The World Series of Poker has given us all so many memories. We can all remember the first time we watched Rounders and saw Johnny Chan give Erik Seidel the ‘Eye to the Sky’. We can all picture the first winner we ever witnessed win the Main Event at the time it happened. Heck, we can probably all remember the recent winners being awarded their glittering WSOP bracelet after watching it on a live stream. But one of the most iconic victories in WSOP history was by a 24-year-old maths prodigy by the name of Phillip Jerome Hellmuth Junior.
In 1988, a year before Hellmuth and Chan shared the pressure of playing heads-up for the title, Chan had eliminated Hellmuth in the WSOP Main Event. Then 23, Hellmuth busted to ‘The Orient Express’ in 33rd place, not making the top 10% of the field. A year later, a year wiser, Hellmuth got his revenge. In 1989, he triumphed against Johnny Chan in an epic heads-up battle. After back to back Main Event wins, Chan’s reign had ended. It would turn out to be the last time Chan ever made it so far in the Main Event. But what if Johnny Chan had won?
Johnny Chan becoming the WSOP Main Event champion changed poker more than most winners. It opened doors for foreign players to believe in themselves and compete on a level playing field. This impact was huge, not just to players such as Chan, but to poker itself. The World Series of Poker was invented in 1970, but in truth, it was populated almost exclusively by white American males. In this sense, it barely reflected society or the wider world at all. Since Chan’s success, things have been very different.
If Hellmuth’s victory in 1989 changed one thing, it was to convince American youths who looked at the footage on television sets around the country that paying attention in math classes might well be worth doing. Hellmuth famously knew the odds to “within two decimal points” as legend would have it, but Chan’s ability was all in his reading of players. In that sense, were Hellmuth and Chan opposites in the game? One man relied heavily on his reading ability, while the other focused more on the numbers. Both men had huge success, but which was the better method? If Chan had won in 1989, he would have won an NBA Championship ring that Jerry Buss promised him for three titles in a row. But he’d also have earned the respect of being the only player ever to win three WSOP Main Event titles in what was a truly competitive field of hundreds of players. It has never happened since.
Would Chan’s triple victory have given weight to the theory that math-based poker play could only get a player so far and no further? Had Hellmuth been busted twice by Chan in consecutive years, a good argument would have been that no matter how smart you are with the numbers, poker is a game that is all about how well you can read your opponent. We know now that both factors contribute to the game, making it so impossible to conquer (unless your name is Justin Bonomo or Fedor Holz), but Chan’s imagined treble in 1989 would have propagated a very different narrative.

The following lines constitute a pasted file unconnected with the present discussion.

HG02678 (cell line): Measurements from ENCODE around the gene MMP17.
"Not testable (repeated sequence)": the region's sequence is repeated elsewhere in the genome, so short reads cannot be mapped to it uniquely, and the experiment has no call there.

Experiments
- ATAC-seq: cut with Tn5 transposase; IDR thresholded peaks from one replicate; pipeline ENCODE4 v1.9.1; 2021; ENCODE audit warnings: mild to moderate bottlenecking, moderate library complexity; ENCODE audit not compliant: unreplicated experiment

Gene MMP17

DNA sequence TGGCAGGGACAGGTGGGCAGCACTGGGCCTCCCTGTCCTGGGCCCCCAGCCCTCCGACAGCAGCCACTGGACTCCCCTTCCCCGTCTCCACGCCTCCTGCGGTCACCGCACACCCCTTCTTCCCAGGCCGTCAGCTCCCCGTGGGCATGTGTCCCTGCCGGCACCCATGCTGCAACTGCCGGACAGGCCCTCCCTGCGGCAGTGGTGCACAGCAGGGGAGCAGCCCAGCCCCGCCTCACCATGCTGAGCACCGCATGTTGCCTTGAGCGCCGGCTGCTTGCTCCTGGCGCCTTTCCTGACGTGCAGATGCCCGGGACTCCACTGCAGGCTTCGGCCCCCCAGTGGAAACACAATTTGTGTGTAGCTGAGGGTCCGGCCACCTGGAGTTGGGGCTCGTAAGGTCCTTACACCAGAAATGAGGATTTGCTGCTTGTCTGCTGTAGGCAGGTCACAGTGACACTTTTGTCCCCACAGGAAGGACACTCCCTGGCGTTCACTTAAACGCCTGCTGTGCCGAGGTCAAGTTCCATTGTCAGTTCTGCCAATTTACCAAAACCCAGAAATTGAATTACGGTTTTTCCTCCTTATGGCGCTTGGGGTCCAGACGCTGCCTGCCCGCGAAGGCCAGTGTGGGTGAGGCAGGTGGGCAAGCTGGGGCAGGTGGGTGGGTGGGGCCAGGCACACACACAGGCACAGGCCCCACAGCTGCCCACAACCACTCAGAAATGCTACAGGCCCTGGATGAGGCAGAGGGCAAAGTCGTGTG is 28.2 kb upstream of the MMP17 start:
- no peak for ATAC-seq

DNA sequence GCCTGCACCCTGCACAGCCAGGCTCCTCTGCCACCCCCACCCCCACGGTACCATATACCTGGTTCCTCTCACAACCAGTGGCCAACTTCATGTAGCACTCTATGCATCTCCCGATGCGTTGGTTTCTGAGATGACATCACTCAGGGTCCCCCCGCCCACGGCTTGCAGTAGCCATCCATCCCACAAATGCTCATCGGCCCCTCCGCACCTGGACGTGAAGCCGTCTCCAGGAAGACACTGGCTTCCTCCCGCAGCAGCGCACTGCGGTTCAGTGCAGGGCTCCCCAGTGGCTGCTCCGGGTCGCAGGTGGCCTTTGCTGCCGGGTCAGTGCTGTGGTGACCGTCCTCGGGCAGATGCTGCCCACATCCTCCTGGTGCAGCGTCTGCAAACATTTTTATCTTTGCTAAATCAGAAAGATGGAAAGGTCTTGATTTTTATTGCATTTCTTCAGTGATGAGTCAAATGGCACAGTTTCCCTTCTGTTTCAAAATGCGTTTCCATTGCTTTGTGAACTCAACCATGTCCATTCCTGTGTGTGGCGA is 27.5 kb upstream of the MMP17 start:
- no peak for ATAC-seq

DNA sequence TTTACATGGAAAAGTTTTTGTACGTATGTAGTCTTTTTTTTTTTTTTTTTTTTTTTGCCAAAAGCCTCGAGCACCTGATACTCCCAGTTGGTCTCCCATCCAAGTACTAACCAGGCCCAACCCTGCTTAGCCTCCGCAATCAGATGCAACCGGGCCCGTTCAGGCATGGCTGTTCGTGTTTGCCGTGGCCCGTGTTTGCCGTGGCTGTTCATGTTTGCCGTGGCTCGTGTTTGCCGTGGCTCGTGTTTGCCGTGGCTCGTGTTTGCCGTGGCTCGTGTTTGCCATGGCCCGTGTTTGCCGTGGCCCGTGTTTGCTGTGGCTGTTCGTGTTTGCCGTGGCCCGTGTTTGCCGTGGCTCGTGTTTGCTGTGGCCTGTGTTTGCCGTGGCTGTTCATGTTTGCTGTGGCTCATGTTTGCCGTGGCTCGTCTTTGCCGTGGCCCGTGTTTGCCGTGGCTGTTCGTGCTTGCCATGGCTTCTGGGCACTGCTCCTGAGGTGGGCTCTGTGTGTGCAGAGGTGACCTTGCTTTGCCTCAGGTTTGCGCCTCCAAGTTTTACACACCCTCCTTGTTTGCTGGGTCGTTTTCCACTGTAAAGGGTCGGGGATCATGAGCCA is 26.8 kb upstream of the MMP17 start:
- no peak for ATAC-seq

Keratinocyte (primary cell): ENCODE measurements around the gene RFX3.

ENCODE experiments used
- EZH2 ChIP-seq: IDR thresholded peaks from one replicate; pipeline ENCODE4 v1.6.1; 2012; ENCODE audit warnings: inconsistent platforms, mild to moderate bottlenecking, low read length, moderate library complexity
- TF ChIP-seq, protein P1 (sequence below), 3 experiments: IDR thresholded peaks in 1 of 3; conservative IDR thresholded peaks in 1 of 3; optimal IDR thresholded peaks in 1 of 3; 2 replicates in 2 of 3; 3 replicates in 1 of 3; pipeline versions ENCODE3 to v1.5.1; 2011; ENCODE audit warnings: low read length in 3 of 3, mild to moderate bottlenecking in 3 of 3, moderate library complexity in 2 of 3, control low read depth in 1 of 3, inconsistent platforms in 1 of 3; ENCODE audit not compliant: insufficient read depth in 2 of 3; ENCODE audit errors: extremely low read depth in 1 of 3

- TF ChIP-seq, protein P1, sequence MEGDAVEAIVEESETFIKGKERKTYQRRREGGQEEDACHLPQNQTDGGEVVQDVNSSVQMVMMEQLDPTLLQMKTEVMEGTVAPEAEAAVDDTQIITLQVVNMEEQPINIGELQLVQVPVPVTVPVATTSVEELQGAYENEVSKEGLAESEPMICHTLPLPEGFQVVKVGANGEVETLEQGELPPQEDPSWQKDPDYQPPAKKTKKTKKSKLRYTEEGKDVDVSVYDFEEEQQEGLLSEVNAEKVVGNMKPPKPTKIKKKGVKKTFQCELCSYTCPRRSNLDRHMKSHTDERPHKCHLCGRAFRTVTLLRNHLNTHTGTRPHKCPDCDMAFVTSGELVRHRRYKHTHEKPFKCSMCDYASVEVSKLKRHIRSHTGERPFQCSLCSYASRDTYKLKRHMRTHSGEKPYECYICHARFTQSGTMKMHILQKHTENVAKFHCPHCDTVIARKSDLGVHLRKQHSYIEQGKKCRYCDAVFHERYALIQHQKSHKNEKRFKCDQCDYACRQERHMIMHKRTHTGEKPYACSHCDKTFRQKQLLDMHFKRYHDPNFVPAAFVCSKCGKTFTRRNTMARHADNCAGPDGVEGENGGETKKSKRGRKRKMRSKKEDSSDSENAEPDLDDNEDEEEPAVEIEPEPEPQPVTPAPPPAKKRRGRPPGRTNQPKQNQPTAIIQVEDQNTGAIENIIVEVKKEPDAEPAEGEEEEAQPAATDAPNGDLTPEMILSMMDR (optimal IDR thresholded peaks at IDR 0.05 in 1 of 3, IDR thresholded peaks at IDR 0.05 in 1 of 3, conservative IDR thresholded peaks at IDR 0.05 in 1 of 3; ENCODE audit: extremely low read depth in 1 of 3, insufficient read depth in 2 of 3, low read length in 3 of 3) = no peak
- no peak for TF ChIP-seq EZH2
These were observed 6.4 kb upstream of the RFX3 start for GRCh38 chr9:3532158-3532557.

If poker saw an influx of foreign players in 1988 and 1989 due to Chan’s previous victories, by the 1990’s, and after his third win in a row, the doors of poker would truly have been opened even wider to the world. The dream of ‘making it’ in poker often extends to making it in Las Vegas. If Chan had triumphed three years running, Las Vegas would have been more open to foreign players sooner.
Johnny Chan was the last back-to-back winner of the Main Event, which is often put down to the enormous growth the game experienced thanks to Moneymaker’s win in the 2003 Main Event. But that was a clear 14 years in the future in 1989, and it never happened during that period either. After busting to Hellmuth in 1989, Chan never got close to winning it again. The only champion to get close to winning the Main Event twice since then is arguably the man who took over as the youngest player to win it when he triumphed in 1999 – Joe Cada. Many looked upon Cada’s victory in 2009 as some did upon Hellmuth in 1989 – the story of an upstart winning against the older man. But Cada’s 5th-place finish just last year showed that a brilliant hard-working player can maintain an extremely high level if he puts the time into his poker.
Phil Hellmuth has proved himself to be the ultimate WSOP winner in recent years, winning a record 15 bracelets, while Johnny Chan has remained on 10 bracelets since his last win in 2005. The Poker Brat cultivated a career without equal since that famous win nearly 30 years ago, while Johnny Chan has survived poker as he has entered his seventh decade. Both men won big that day in 1989, Chan cashing for $302,000 in second place, with Hellmuth raking in $755,000 for the win. But both men won a lot more than simply money when they triumphed in the 1980’s. They forged a path ahead for themselves and for poker itself. We’ll never know for sure if Johnny Chan would have won 15 bracelets if he’d won the Main Event in 1989, but we can assume that the Poker Brat story would have changed forever had he lost to The Orient Express two years running in the same event.
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